The Intersection of Art and Technology: Where is the Future Headed?
Explore the recent trends of AI and machine learning in art, exhibit curation and interactive experiences within museums, and social medias effects on artists accordingly with the help of three sources at the forefront of this discussion.
Constantly adapting. Consistently changing. The world as we know it is on the verge of an era we grew up dreaming about; the future is finally here. But this future doesn’t include the flying cars or robot dogs that many of us grew up dreaming about, not yet at least. This future is one inspired by the creators and innovators of our world. Those who never let the question what if stop them, those that just simply do.
Over the last decade we have seen the emergence of intelligent technology that functions as both our tools and our entertainment. Programs have been made that augment human creativity and actually help develop and take ideation further. We have digital tools that allow people to create on a new level. Accessibility and ease have never been at more of an all time high for creators and newcomers alike.
Innovations like the tablet for sketching, illustrating, and inspiring. Social media, a platform for connecting with new audiences and engaging with niche communities. The Adobe suite as a tool for photographers, video editors, designers, and more to do the work it used to take manpower and much more time to do. All work toward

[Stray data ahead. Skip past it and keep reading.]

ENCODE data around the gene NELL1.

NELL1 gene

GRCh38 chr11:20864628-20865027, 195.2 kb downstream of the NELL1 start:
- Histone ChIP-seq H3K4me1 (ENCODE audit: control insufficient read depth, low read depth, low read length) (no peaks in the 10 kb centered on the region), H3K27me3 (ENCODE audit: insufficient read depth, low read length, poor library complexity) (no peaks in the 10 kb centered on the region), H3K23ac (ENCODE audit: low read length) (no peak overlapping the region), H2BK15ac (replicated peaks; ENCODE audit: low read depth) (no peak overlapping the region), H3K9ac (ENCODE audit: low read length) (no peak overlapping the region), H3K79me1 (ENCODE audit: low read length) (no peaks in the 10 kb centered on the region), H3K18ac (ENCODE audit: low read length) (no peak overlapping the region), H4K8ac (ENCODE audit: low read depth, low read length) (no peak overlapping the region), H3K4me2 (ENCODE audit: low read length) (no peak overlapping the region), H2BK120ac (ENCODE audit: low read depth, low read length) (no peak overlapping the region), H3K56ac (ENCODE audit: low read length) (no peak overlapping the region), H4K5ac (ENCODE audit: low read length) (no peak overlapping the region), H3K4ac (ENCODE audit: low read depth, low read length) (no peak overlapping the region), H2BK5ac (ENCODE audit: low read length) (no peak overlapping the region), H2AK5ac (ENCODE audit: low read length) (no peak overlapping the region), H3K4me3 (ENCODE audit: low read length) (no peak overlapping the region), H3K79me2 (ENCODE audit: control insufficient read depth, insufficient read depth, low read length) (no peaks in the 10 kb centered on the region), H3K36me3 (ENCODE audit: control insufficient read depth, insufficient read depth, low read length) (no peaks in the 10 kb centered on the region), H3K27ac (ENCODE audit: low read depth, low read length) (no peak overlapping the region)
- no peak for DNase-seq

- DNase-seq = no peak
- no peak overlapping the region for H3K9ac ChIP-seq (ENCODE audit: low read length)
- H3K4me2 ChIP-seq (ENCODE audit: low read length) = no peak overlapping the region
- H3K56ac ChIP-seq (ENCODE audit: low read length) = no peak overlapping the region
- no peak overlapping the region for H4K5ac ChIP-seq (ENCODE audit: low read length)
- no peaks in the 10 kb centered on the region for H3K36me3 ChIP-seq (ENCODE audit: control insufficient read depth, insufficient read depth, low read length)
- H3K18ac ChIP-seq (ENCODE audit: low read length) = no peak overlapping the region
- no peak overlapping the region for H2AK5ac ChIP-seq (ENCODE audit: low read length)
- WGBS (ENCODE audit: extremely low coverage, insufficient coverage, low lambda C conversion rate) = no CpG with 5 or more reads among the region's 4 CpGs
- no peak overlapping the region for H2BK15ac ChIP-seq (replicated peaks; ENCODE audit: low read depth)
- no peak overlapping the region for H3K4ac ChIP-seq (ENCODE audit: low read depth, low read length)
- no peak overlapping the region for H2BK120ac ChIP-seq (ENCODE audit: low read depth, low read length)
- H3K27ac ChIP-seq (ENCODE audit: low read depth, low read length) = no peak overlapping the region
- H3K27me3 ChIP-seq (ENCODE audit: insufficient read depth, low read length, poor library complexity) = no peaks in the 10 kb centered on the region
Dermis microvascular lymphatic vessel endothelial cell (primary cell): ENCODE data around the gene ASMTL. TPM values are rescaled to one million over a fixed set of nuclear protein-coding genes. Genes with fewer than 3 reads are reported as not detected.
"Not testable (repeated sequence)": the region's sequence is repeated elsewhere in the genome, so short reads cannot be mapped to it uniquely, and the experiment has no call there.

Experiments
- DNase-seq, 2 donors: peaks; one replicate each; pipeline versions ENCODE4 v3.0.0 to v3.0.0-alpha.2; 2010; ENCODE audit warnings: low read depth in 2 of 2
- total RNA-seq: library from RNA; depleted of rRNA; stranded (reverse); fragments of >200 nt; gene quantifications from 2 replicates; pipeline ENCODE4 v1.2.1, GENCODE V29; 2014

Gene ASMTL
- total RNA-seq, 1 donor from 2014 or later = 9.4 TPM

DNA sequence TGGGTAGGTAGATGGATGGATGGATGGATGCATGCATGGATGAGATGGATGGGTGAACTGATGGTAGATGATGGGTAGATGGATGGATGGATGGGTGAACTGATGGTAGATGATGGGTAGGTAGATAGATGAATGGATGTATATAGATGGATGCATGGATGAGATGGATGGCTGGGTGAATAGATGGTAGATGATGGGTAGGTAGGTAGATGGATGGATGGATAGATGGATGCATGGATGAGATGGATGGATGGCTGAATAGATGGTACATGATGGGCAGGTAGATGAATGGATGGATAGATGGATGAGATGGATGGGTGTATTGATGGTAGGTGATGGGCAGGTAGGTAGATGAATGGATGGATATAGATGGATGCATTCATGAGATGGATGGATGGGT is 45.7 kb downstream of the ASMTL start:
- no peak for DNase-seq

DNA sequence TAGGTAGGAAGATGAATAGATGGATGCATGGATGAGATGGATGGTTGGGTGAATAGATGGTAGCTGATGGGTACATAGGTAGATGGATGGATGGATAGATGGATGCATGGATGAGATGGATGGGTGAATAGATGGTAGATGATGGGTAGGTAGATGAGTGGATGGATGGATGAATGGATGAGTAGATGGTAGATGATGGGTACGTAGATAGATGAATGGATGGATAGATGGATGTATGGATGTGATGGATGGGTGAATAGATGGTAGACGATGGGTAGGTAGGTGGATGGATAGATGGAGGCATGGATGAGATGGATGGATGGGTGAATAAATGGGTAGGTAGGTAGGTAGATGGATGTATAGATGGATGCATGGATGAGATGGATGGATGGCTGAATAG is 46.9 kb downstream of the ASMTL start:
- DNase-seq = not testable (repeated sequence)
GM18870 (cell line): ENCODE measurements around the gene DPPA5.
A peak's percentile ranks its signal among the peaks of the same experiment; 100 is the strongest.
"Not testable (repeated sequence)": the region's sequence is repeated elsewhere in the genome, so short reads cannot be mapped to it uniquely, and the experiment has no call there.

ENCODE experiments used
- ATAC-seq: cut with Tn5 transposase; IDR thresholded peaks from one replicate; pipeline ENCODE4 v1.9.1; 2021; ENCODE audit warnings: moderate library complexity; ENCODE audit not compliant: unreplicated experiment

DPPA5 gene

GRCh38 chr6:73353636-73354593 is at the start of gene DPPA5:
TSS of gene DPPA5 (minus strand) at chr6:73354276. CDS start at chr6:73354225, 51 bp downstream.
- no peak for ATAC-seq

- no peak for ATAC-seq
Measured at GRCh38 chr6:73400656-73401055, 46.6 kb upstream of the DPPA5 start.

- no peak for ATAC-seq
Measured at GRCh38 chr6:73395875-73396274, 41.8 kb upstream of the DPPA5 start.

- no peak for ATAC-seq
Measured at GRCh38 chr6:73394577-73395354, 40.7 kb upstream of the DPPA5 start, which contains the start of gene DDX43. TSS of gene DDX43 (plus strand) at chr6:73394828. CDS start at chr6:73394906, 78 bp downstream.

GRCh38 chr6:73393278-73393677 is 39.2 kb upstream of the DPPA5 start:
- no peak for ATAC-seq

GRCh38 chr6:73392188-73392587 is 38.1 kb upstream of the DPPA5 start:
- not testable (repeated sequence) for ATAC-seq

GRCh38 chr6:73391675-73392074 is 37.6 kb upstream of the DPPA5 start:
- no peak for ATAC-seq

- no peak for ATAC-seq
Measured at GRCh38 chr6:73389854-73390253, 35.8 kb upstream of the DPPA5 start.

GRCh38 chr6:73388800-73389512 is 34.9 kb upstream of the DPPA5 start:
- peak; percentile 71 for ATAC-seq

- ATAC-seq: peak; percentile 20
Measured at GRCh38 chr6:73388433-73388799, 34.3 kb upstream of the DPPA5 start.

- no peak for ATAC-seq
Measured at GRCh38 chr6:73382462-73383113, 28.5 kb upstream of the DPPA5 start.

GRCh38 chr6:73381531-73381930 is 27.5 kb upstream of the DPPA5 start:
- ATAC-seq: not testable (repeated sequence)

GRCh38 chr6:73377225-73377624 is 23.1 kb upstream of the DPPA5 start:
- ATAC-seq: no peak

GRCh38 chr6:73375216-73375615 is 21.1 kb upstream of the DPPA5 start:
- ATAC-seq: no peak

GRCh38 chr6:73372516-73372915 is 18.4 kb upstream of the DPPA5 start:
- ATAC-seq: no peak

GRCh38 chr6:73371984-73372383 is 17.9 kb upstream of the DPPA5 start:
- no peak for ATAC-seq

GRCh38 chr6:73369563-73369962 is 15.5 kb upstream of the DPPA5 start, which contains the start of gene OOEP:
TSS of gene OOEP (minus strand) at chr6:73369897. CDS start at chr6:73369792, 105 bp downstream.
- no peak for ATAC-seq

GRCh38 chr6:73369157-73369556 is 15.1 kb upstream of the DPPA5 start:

bringing the future to the present. All work toward bringing technology as it’s own medium for art. “Culture can move quickly, aided by our devices, whether it’s a virtual museum tour, a live-streamed concert or crowdsourced poetry. And we’re only at the beginning of this curve. Technology offers a myriad of opportunities for art, expanding how it challenges us, triggers reflection, awakens empathy and connects us to our communities.” said Chris Barr in an article he wrote for the Knight Foundation, a non- profit in the U.S. that promotes excellence in journalism, technology, and the arts.
In an effort to see different perspectives on technology’s affect on art I spoke to three experts. Dr. Sven Brodmerkel, an assistant professor for advertising and integrated marketing communications at Bond University, who also moonlights as a journalist. Writing on topics such as AI as a creative entity and the intentionality of art. An instagram based creative with the handle @Phibstuff, who works on analog collages representing ideals of escapism. And Natalie Carfora, an exhibitions coordinator at MOD. A first of it’s kind museum located in Adelaide, that sits at the intersection of art, science, and technology. All offering a fresh and interesting perspectives on the convergence of technology and art, and what the future might hold in the decades to come.
A major advancement in the intersection of technology and art has been machine learning with artificial intelligence. Back in 2016, an algorithm was made to create a brand new Rembrandt painting, one of a kind, based on all 346 of Rembrandt’s previous pieces. The AI was tasked with recreating the artists style in something named The Next Rembrandt. The result was spot on, opening discussions on the meaning of creativity in machines. Dr. Sven Brodmerkel brought forth an